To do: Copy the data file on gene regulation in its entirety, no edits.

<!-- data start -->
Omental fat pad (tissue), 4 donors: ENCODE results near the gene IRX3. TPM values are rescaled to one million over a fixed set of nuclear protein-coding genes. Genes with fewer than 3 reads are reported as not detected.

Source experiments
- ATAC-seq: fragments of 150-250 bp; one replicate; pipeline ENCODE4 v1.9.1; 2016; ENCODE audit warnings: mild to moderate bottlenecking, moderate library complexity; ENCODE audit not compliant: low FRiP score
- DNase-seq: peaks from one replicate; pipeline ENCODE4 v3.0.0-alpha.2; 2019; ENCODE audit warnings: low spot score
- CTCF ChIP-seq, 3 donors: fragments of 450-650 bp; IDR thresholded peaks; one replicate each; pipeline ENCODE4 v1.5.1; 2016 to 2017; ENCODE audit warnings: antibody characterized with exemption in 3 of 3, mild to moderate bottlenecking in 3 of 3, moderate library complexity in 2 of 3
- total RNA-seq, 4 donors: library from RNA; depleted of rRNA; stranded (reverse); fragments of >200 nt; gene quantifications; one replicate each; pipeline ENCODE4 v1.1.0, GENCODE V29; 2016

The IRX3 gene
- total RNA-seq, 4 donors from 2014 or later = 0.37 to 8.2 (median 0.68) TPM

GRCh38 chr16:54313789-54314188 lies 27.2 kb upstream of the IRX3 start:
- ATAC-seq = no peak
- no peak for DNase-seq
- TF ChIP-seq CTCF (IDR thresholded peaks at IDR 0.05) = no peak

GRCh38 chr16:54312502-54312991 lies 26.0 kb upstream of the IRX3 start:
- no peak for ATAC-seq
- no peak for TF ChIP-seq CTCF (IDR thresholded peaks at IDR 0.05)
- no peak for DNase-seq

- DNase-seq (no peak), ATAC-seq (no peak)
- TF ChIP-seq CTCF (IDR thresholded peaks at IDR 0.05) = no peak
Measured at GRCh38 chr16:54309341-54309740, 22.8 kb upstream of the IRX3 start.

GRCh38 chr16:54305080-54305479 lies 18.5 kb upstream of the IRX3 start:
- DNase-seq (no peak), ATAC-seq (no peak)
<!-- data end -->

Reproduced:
Omental fat pad (tissue), 4 donors: ENCODE results near the gene IRX3. TPM values are rescaled to one million over a fixed set of nuclear protein-coding genes. Genes with fewer than 3 reads are reported as not detected.

Source experiments
- ATAC-seq: fragments of 150-250 bp; one replicate; pipeline ENCODE4 v1.9.1; 2016; ENCODE audit warnings: mild to moderate bottlenecking, moderate library complexity; ENCODE audit not compliant: low FRiP score
- DNase-seq: peaks from one replicate; pipeline ENCODE4 v3.0.0-alpha.2; 2019; ENCODE audit warnings: low spot score
- CTCF ChIP-seq, 3 donors: fragments of 450-650 bp; IDR thresholded peaks; one replicate each; pipeline ENCODE4 v1.5.1; 2016 to 2017; ENCODE audit warnings: antibody characterized with exemption in 3 of 3, mild to moderate bottlenecking in 3 of 3, moderate library complexity in 2 of 3
- total RNA-seq, 4 donors: library from RNA; depleted of rRNA; stranded (reverse); fragments of >200 nt; gene quantifications; one replicate each; pipeline ENCODE4 v1.1.0, GENCODE V29; 2016

The IRX3 gene
- total RNA-seq, 4 donors from 2014 or later = 0.37 to 8.2 (median 0.68) TPM

GRCh38 chr16:54313789-54314188 lies 27.2 kb upstream of the IRX3 start:
- ATAC-seq = no peak
- no peak for DNase-seq
- TF ChIP-seq CTCF (IDR thresholded peaks at IDR 0.05) = no peak

GRCh38 chr16:54312502-54312991 lies 26.0 kb upstream of the IRX3 start:
- no peak for ATAC-seq
- no peak for TF ChIP-seq CTCF (IDR thresholded peaks at IDR 0.05)
- no peak for DNase-seq

- DNase-seq (no peak), ATAC-seq (no peak)
- TF ChIP-seq CTCF (IDR thresholded peaks at IDR 0.05) = no peak
Measured at GRCh38 chr16:54309341-54309740, 22.8 kb upstream of the IRX3 start.

GRCh38 chr16:54305080-54305479 lies 18.5 kb upstream of the IRX3 start:
- DNase-seq (no peak), ATAC-seq (no peak)